Four times a year, the Church sets aside three days to focus on God through His marvelous creation. These quarterly periods take place around the beginnings of the four natural seasons that “like some virgins dancing in a circle, succeed one another with the happiest harmony,” as St. John Chrysostom wrote. These four times are each kept on a successive Wednesday, Friday, and Saturday and are known as “Ember Days,” or Quatuor Tempora, in Latin. The first of these four times comes in Winter, after the the Feast of St. Lucy; the second comes in Spring, the week after Ash Wednesday; the third comes in Summer, after Pentecost Sunday; and the last comes in Autumn, after Holy Cross Day. Their dates can be remembered by this old mnemonic:
Father Peter Carota at the blog Traditional Catholic Priest offers some additional historical information on Ember days:
The Ember days are true Catholic tradition dating actually dating back to the Apostles, (Pope Leo The Great claims it was instituted by the Apostles). Pope Callistus (217-222) in the “Liber Pontificalis” has laws ordering all to observe a fast three times a year to counteract the hedonistic and pagan Roman rites praying for:
By the time of Pope Gelasius, (492-496), he already writes about there being four times a years, including Spring. He also permitted the conferring of priesthood and deaconship on the Saturdays of Ember week. This practice was mostly celebrated around Rome, from Pope Gelasius’ time, they began to spread throughout the Church. St. Augustin brought them to England and the Carolingians into Gaul and Germany. In the eleventh century, Spain adopted them. It was not until Pope Gregory VII (1073-1085) that these Ember days were prescribed for the whole Catholic Church as days of fast and abstinence. He placed these “four mini Lents” consisting of three days; Wednesday, Friday and Saturday.
The purposes of these “mini Lents” were to pray, fast and to thank God for the gifts He gives us through nature. They follow the four seasons of the year with the beauty and uniqueness of each particular season. They are here for us to teach us to use, with moderation, what God gives us through nature, and to also share these gifts with the poor.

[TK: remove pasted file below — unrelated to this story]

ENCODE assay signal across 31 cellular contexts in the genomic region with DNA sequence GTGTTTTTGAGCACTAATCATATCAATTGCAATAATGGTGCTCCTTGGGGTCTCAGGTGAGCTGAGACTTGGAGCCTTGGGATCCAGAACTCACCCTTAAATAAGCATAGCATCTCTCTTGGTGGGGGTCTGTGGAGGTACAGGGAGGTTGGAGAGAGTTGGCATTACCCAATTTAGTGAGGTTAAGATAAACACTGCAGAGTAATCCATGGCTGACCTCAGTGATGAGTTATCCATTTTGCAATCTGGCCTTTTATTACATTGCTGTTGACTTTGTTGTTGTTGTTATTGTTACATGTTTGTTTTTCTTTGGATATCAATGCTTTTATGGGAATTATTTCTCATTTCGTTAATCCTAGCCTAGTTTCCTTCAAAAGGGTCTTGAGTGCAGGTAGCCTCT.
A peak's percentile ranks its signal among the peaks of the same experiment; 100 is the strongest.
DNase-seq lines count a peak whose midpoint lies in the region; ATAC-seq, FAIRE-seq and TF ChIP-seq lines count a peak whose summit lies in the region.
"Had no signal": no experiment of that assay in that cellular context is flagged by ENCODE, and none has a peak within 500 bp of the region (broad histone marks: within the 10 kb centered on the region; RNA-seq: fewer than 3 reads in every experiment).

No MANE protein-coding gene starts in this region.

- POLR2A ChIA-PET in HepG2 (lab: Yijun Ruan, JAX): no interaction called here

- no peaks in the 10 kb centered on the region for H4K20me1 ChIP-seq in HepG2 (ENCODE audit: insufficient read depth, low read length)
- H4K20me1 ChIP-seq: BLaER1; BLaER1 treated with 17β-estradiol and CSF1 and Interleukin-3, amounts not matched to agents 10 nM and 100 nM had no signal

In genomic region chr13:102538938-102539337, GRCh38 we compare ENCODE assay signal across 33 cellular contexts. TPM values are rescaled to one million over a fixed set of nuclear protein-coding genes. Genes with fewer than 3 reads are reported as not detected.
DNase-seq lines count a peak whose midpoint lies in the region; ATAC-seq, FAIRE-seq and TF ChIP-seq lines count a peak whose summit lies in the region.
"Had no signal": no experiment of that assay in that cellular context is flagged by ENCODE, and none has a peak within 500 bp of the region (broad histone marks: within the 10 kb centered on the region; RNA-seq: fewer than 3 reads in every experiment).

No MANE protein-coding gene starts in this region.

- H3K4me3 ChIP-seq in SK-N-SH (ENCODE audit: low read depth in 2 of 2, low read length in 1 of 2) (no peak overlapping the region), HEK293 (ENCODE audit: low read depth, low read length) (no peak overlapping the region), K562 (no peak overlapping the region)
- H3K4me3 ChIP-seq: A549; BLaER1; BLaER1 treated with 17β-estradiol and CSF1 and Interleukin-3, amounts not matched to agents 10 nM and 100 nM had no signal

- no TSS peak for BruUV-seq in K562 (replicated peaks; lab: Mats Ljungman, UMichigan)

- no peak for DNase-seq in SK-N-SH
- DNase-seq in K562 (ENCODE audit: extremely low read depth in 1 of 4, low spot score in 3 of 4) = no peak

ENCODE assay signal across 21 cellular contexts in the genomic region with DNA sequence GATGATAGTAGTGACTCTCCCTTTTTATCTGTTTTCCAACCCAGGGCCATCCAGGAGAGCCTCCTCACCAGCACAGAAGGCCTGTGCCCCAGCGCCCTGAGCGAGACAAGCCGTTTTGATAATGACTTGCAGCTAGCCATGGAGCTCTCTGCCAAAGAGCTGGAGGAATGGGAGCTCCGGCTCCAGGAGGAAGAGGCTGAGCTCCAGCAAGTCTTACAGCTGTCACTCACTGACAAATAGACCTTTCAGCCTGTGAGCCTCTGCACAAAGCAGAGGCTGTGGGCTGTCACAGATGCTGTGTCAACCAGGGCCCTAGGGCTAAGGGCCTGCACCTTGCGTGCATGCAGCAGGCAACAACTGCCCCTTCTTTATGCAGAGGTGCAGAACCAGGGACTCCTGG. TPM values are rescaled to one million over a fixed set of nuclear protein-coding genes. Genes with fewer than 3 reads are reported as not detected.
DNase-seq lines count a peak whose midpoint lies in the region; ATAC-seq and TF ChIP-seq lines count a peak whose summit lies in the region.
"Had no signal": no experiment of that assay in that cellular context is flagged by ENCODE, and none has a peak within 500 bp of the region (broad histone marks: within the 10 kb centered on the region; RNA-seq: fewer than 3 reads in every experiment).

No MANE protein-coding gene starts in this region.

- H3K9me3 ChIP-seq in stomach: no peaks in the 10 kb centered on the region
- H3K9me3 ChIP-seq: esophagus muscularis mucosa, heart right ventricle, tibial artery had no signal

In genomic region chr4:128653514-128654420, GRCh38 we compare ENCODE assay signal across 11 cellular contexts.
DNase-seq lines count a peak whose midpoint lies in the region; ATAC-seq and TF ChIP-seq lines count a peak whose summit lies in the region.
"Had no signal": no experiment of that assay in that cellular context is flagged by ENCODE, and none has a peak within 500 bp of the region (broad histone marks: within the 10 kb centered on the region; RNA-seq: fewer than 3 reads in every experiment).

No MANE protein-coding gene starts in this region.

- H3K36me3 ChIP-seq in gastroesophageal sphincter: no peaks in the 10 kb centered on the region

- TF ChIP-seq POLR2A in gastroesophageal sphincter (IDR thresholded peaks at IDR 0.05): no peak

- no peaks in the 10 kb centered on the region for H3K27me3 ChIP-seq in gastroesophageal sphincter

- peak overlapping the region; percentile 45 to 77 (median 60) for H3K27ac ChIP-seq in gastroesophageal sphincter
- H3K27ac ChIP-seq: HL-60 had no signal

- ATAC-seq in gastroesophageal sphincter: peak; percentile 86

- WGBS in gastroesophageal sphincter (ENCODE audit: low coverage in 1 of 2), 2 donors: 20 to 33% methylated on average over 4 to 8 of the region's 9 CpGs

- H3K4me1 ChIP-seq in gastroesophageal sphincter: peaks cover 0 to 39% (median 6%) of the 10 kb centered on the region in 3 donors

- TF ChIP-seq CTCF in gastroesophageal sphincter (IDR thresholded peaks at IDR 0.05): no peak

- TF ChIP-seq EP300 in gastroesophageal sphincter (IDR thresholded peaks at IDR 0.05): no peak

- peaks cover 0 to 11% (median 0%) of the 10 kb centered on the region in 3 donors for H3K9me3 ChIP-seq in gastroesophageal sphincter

So, what does this mean for you? Well, because of the changes in Church law, not a whole lot. At least not officially. The mandatory observation of Ember days was excised from Church practice during the pontificate of Pope Paul VI. But as a voluntary practice, there is much that is salutary in observing the Ember days of the Church.
I don’t know about you, but as a typically indulgent American, I’ve never been very good at fasting. Lately, I’ve noticed more and more people are advocating fasting as a counter-measure in today’s troubling times. This is the first year I will be observing these fasts, and I’ve got to tell you, I’m already pretty famished and a bit punchy. But the way I see it, there’s no point in continuing to put off the inevitable penance that I’m going to have to do for being a big, fat sinner. To say nothing about making reparations for the increasingly hostile darkness of a world steeped in its own sins. Fasting isn’t going to get easier at some point in the future when I get “holier.” In fact, I’m guessing the latter isn’t going to happen until I master the former. I don’t think there’s ever been a time where fasting and penance are more needed than right this moment. We can’t rely on others to do it for us. Gotta cowboy up and put our mortification where our mouth is. What do you say? Who will be hungry with me?!